By Amy Tennery
TOKYO (Reuters) – A late surge put the United States at the top of the medals table on the final day as the Americans closed the book on the Tokyo Olympics.
The team had more than 100 medals heading into the final day but had to rely on Sunday winners — including their women’s basketball team which grabbed a seventh straight gold — to reach the top of the standings for the third Games in a row.
They won 39 golds — one more than rivals China — and 113 overall, a decline since the Rio Games, where they picked up 46 golds and 121 medals overall.
“We are thrilled by the performance of Team USA at the Tokyo Games –- and couldn’t be more proud of the way they carried themselves,” said Susanne Lyons, chair of the USOPC. “These Games are one for the history books.”
For some, the pursuit of Olympic glory took on greater complexity and meaning, as the Games carried on without fans under restrictive conditions amid the COVID-19 pandemic.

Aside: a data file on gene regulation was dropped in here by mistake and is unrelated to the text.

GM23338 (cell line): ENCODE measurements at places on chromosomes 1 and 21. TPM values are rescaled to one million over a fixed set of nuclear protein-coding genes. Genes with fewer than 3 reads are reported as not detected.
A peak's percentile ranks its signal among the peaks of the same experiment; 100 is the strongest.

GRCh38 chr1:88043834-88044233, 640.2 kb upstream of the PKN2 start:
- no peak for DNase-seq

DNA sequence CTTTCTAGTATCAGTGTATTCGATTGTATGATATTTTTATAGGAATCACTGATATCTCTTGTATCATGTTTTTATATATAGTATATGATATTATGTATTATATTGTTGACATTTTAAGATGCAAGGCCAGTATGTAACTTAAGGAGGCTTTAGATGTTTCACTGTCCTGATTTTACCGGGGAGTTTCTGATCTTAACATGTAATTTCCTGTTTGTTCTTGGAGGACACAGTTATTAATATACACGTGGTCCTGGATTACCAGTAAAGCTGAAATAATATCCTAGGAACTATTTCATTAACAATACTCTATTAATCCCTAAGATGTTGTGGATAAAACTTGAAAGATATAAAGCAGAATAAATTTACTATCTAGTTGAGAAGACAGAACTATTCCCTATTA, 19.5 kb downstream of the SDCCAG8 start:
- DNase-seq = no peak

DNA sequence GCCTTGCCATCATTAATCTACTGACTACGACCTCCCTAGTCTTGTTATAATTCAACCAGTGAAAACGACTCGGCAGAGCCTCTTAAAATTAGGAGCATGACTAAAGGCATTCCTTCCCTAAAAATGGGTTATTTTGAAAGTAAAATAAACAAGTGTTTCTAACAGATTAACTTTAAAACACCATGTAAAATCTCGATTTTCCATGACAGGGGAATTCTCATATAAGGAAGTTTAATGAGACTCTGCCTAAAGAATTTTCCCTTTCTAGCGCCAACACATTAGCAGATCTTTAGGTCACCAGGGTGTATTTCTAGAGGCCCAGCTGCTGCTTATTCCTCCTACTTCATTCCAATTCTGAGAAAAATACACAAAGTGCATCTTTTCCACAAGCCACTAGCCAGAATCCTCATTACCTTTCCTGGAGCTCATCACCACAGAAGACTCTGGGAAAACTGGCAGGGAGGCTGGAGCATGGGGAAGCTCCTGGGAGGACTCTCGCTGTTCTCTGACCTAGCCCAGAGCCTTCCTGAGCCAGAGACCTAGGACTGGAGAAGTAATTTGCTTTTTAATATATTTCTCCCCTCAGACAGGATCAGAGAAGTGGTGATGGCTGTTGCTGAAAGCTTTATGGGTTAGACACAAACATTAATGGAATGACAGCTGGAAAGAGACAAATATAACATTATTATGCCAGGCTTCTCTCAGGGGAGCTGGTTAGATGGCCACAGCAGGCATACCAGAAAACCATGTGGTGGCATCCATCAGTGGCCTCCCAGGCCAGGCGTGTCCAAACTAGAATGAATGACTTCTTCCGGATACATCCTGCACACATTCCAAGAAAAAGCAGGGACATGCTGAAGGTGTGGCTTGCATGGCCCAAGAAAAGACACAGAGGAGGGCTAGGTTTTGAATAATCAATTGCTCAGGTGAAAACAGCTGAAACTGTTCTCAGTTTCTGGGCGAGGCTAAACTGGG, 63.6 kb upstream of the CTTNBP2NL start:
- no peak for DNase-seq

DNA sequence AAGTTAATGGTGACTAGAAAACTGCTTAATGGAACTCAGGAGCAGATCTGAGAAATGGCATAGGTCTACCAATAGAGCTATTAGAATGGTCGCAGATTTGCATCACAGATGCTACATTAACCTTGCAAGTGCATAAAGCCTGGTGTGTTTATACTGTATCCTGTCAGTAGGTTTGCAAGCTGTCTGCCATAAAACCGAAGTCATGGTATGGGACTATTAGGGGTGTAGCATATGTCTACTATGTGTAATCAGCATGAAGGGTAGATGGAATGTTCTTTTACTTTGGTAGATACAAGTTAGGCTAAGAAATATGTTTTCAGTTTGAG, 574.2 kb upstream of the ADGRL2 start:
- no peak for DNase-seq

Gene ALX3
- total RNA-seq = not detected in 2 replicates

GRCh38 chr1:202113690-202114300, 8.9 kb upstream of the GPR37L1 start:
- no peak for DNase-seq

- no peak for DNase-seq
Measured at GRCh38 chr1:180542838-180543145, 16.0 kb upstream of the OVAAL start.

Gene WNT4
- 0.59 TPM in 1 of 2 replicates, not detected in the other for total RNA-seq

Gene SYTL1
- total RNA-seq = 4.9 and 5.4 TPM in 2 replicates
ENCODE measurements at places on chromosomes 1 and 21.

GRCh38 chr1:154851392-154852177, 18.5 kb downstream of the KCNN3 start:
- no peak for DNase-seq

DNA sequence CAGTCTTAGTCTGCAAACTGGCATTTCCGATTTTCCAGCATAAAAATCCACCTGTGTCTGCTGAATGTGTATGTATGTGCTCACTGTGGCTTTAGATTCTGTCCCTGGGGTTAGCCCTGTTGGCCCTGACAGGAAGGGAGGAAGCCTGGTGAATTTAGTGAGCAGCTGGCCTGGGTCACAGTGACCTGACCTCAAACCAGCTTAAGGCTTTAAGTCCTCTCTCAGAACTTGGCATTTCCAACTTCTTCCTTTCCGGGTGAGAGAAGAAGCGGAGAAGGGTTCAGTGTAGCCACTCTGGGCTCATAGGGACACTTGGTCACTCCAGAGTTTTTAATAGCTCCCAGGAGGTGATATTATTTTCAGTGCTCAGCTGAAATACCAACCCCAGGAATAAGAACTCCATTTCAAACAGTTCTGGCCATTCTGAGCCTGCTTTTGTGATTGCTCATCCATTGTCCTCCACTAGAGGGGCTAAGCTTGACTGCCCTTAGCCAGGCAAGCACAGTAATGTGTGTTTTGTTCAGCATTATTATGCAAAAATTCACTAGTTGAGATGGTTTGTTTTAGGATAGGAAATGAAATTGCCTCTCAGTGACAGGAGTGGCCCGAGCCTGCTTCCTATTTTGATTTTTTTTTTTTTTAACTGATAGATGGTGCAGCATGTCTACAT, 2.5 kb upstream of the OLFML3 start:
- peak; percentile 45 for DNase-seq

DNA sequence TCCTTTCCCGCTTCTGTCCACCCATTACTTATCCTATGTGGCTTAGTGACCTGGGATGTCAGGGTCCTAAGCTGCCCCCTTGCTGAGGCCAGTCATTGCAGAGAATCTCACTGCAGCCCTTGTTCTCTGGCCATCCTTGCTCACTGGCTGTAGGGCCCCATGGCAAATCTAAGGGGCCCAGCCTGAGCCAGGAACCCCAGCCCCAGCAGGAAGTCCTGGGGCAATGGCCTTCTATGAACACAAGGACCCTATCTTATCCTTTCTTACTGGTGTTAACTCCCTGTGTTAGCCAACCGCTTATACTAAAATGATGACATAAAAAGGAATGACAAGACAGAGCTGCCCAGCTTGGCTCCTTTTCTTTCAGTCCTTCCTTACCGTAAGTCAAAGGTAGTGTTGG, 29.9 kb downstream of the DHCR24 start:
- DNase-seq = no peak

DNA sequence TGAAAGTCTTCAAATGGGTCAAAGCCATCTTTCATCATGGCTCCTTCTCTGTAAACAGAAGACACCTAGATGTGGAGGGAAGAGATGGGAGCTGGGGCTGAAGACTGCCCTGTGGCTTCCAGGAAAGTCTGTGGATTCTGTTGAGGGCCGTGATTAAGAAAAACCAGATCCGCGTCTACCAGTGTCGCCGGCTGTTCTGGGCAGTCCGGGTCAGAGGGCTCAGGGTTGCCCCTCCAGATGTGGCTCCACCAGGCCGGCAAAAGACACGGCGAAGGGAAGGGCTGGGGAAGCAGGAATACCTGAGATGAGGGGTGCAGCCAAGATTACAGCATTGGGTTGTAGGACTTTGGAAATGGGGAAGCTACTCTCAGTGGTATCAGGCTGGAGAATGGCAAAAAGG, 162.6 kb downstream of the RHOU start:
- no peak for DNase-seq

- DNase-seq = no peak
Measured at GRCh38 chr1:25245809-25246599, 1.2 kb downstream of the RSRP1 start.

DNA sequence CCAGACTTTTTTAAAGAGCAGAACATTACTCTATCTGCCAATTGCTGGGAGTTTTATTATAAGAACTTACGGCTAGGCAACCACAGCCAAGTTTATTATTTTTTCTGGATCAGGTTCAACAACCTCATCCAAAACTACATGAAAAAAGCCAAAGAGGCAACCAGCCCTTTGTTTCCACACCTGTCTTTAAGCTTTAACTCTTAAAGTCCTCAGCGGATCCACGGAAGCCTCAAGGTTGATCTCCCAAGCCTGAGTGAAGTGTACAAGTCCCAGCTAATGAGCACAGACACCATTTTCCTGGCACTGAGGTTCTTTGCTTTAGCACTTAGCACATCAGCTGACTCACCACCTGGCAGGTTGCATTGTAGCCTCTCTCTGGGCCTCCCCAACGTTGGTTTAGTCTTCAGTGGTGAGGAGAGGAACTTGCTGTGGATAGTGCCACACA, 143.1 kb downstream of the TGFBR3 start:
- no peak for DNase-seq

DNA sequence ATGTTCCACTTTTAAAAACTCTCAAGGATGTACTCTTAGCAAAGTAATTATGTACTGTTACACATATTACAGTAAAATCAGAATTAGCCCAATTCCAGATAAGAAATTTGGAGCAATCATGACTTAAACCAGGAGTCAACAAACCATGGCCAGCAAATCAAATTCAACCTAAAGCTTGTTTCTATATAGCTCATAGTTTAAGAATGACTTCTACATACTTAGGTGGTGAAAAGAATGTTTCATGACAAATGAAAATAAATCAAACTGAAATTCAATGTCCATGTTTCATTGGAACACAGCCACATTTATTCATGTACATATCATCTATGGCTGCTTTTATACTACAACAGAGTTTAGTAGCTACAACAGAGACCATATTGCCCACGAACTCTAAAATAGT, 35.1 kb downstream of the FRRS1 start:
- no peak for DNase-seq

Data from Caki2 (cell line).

Simone Biles entered Tokyo eyeing a record haul of six gymnastics golds but instead changed the narrative away from winning medals to championing mental health, leaving an indelible mark on the Games and prompting conversation about the costly pressure to succeed.
Allyson Felix, who competed in her fifth and final Games after giving birth to a daughter via emergency C-section in 2018, got the sendoff worthy of her glittering career, picking up a record 11th medal as the most decorated woman in Olympic track and field history.
The American men struggled far more, getting just one individual athletics gold in the shot put and ending their drought on the track with a gold medal in the 4×400 metres relay on Saturday.
For some American fans, the competition was memorable because of who was absent — 100m sprinting star-on-the-rise Sha’Carri Richardson, who was suspended for cannabis use, prompting the White House to call for a review of the rules.
With the hugely successful Michael Phelps out of the pool and into the commentary booth, rising star Caeleb Dressel won three individual golds as the U.S. swimmers faced a fierce challenge from the Australians, who more than doubled their medal count in the sport since Rio.
The ‘Duel in the Pool’ between Katie Ledecky and Australian Ariarne Titmus generated thrills, as the American ceded her crown in the 200m and 400m. She proved untouchable in longer distances, however, winning the 800m and 1,500m.
(Reporting by Amy Tennery in Tokyo; editing by Clare Fallon)